Chapter 1 : Building Blocks
Introduction and overview of the general topics that will be covered in this video series.
Four note chords built on diatonic scale steps have the same qualities, or functions, regardless of the key they are in. Learn about the chord functions built on the diatonic notes of a major scale.
Explore which chord tones can be added onto which specific chord qualities as a means of adding color and spice to enhance basic diatonic harmony.
Learn a simple three note voicing using guide tones and step wise movement that works throughout the cycle of fourths with ii – V – l chord patterns.
Discover how the simple three-chord blues progression is enhanced using ii-V-l chord progressions and altered dominant chords.
Chapter 2 : Chords and Voicings
Discover how to add color notes to guide tones and create rich sounding three note right hand chord voicings.
See how to expand the System A and System B voicings to a full four notes. By omitting the root and leaving it for the bass player, you can use two hands to enter these four note chords if necessary.
Learn how to construct bass lines that support the underlying harmony when rootless voicings are being used.
Explore the way various parts of the drum kit in are used, in straight ahead jazz style, to keep time as well as propel the soloist forward.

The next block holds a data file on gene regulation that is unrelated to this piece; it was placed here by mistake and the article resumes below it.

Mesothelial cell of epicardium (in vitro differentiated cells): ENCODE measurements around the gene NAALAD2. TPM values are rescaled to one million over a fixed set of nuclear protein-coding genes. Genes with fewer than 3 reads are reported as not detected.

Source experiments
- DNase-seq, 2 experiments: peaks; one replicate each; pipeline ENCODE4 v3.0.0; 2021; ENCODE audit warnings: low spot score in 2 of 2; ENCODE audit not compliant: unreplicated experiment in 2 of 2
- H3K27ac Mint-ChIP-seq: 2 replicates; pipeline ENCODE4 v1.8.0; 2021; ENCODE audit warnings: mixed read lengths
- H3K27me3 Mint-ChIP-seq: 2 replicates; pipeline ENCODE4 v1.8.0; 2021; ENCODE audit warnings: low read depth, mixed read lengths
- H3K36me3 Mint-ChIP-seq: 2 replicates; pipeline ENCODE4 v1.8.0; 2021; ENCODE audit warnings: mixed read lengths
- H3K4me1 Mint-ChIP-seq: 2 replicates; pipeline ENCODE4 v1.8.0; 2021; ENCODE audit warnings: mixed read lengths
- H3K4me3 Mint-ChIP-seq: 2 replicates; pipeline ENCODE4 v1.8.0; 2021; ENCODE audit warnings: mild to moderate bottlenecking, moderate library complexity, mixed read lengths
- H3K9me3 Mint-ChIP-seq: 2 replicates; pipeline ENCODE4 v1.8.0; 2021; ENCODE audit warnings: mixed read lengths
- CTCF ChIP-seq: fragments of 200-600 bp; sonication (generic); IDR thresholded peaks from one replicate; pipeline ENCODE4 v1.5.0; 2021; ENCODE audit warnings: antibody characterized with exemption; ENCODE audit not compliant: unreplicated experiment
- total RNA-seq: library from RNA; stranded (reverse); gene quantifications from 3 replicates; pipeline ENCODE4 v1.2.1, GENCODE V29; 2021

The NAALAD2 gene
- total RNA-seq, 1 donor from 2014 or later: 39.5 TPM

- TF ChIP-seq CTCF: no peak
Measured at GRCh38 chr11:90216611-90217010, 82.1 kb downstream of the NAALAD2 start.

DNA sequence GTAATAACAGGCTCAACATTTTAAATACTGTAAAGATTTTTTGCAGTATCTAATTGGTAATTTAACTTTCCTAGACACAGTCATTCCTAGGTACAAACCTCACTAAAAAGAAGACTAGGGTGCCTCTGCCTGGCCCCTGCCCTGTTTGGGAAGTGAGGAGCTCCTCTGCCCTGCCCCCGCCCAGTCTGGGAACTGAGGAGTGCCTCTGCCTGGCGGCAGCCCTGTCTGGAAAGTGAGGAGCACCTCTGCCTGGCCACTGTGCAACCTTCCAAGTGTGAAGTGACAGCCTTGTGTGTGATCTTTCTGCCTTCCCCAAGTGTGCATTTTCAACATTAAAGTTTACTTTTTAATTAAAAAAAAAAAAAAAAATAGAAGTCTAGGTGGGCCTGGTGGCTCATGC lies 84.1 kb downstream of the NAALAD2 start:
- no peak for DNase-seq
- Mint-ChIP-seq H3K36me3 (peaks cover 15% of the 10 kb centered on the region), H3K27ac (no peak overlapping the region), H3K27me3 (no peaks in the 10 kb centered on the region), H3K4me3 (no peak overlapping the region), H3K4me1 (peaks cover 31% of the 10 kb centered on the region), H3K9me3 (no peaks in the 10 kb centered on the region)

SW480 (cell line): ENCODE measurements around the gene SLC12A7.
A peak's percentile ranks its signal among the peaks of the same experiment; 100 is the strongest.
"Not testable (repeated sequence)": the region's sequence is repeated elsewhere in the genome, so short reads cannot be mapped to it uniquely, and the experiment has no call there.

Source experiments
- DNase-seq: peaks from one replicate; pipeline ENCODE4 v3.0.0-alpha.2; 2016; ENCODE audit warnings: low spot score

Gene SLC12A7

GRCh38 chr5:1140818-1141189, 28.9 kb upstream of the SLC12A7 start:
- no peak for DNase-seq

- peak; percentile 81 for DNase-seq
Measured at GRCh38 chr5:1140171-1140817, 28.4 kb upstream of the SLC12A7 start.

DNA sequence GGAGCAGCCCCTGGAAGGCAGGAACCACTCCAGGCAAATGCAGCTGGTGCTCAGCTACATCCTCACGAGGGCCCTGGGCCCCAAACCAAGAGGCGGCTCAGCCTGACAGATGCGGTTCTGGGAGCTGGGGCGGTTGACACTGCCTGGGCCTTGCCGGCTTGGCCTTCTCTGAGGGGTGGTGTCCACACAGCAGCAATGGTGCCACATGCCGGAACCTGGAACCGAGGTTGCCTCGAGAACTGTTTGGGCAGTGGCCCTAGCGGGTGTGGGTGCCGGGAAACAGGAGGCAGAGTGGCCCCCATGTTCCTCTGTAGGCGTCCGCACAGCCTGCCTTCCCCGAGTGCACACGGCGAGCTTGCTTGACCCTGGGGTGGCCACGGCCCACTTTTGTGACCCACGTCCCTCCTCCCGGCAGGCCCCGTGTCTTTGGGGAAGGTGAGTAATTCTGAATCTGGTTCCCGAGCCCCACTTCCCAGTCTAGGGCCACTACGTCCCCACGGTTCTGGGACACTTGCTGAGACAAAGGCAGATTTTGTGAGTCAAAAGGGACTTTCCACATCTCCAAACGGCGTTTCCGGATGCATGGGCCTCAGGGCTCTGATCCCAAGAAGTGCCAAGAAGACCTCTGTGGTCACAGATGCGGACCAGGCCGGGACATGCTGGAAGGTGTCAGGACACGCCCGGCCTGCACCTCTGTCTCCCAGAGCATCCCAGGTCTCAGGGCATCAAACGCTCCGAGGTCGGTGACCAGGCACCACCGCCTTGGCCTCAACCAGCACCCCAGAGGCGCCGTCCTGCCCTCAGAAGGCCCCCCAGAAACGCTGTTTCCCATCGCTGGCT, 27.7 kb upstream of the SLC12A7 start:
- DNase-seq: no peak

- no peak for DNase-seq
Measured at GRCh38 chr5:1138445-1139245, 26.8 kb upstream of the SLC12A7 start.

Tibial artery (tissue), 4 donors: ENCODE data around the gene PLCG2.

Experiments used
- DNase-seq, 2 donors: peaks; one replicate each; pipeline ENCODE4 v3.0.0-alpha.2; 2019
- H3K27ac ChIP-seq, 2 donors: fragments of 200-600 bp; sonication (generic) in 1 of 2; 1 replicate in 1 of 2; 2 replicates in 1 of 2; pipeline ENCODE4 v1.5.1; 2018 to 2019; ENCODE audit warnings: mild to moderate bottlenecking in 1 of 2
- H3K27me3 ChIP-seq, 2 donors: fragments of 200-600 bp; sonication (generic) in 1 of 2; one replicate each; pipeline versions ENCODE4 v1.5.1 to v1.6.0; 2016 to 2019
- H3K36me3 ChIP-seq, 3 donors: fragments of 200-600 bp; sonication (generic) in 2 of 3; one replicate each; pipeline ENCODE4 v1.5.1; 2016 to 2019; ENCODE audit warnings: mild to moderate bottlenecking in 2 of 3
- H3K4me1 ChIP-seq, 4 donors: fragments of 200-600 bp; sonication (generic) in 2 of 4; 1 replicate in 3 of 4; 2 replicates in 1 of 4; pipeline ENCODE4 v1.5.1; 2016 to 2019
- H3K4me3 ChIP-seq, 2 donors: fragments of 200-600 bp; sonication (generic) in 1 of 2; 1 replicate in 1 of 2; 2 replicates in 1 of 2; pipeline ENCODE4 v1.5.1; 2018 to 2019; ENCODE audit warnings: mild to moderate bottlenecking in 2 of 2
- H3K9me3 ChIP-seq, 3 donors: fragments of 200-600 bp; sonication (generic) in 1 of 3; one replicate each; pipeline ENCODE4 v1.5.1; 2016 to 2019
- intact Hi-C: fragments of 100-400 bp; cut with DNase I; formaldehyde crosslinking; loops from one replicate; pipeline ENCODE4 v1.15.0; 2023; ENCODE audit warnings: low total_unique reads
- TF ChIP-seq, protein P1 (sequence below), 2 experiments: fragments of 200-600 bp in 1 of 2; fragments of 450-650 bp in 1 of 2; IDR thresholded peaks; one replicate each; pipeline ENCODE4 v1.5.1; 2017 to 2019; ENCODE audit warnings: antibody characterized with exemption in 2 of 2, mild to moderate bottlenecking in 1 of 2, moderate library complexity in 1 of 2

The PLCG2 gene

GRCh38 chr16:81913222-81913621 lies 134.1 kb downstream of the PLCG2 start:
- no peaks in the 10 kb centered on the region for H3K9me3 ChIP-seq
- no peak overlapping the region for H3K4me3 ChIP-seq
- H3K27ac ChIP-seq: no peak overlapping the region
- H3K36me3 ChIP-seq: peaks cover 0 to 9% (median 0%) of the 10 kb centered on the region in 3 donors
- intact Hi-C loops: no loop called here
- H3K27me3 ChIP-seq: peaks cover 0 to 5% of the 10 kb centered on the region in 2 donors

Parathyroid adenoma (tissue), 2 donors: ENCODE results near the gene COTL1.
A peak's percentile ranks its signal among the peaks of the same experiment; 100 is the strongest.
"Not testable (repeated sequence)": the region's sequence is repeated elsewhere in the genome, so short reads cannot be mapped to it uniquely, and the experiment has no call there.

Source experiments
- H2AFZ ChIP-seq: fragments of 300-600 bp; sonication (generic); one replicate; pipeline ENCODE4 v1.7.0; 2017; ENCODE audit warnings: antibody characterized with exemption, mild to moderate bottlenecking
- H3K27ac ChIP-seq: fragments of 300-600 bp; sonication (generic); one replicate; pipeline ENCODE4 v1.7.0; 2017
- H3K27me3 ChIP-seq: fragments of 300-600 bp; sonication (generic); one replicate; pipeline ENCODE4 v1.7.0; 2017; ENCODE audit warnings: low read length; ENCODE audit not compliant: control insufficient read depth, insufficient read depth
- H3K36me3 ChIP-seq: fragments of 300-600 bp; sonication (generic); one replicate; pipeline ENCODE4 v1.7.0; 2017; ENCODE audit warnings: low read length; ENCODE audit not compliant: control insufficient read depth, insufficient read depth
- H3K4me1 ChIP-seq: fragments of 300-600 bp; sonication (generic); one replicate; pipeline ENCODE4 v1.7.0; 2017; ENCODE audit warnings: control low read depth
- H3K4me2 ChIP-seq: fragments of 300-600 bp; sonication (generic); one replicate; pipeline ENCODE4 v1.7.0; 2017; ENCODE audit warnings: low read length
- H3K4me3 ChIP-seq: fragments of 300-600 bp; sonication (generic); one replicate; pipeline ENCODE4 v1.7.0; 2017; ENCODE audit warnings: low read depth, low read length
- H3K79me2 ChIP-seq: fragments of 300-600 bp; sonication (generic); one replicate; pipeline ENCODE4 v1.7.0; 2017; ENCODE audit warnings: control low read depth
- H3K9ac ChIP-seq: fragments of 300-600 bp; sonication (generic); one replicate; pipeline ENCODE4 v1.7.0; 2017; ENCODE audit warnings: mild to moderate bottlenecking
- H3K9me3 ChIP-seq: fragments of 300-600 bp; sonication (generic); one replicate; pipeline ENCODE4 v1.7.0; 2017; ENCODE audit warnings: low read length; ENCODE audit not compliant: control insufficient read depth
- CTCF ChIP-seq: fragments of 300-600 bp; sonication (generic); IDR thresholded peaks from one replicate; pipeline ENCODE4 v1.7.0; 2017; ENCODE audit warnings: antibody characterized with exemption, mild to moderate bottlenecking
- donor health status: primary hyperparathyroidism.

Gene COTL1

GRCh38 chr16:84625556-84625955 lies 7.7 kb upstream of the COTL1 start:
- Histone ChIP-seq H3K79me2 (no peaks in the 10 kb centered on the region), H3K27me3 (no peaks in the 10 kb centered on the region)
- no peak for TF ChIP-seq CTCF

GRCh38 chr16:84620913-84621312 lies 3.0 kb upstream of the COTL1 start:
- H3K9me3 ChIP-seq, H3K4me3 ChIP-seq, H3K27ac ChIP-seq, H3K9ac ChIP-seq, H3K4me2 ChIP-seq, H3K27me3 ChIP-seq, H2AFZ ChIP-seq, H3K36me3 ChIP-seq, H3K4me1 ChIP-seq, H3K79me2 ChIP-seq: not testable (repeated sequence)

Discover ways of “comping”, providing harmonic accompaniment on top of a walking bass line and drums, and how different rhythms and voicings are used to vary the texture and feel at different tempos.
Chapter 3 : Scales, Licks and Motifs
Learn the beginning ABCs of improvisation by practicing these exercises outlining “three to nine” arpeggios, four beats and two beats each, in all twelve keys.
Discover ways to give arpeggiated lines more varied shape by dropping the fifth degree of the chord down by an octave.
Explore the various modes derived from each degree of the major scale, and what chord qualities they are used over.
Study the evolution and uses of the various minor scales, and the various modes derived from the “Jazz Minor” version.
Learn how to use altered notes in the mixolydian scale and to begin and end on different scale degrees to ensure that chord tones land on string beats.
Discover other commonly used jazz scales, and the type of chords and tonalities they are used over.
Explore how upper and lower neighboring tones are used as ornaments around chord tones.
See some of the concepts we have been discussing in use in melodic lines; including mixolydian altered, upper and lower neighbors, and three to nine arpeggios.
More examples of how to construct melodic lines using previously discussed scales and devices.
See and hear some real world examples of minor ii-V cadences that are two beats each, and a full bar each; using the locrian, altered (super locrian), and harmonic minor of destination scales.
Explore the use of patterns over the symmetrical whole tone scale, and how they differ from playing melodic 'lines'.
Another 'symmetrical scale', the diminished scale lends itself to patterns that work nicely over diminished chords as well as related altered dominant chords.